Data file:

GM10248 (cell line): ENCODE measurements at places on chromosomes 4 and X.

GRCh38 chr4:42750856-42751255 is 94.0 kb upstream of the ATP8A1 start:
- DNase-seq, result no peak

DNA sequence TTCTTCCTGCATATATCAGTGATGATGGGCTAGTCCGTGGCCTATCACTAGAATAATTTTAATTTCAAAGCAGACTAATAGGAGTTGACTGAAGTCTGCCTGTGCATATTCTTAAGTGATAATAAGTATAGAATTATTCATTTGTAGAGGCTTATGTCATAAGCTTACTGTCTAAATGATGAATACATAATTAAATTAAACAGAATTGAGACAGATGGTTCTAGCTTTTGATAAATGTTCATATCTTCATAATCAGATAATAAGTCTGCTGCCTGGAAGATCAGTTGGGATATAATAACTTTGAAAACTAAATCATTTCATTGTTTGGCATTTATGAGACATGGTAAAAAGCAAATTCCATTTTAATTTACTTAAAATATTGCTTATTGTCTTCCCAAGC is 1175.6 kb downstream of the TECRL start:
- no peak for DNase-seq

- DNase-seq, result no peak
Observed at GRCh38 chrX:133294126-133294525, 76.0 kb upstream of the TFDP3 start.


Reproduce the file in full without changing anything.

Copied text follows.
GM10248 (cell line): ENCODE measurements at places on chromosomes 4 and X.

GRCh38 chr4:42750856-42751255 is 94.0 kb upstream of the ATP8A1 start:
- DNase-seq, result no peak

DNA sequence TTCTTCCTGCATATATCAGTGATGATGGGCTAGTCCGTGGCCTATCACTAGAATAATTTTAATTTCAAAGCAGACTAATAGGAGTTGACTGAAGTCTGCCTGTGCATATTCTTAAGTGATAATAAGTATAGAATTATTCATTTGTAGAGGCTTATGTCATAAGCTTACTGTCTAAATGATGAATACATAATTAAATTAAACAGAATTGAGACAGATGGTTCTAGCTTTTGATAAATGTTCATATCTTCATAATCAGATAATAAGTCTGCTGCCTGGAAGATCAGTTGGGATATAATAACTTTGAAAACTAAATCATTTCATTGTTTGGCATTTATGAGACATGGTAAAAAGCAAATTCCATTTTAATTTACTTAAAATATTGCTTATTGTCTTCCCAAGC is 1175.6 kb downstream of the TECRL start:
- no peak for DNase-seq

- DNase-seq, result no peak
Observed at GRCh38 chrX:133294126-133294525, 76.0 kb upstream of the TFDP3 start.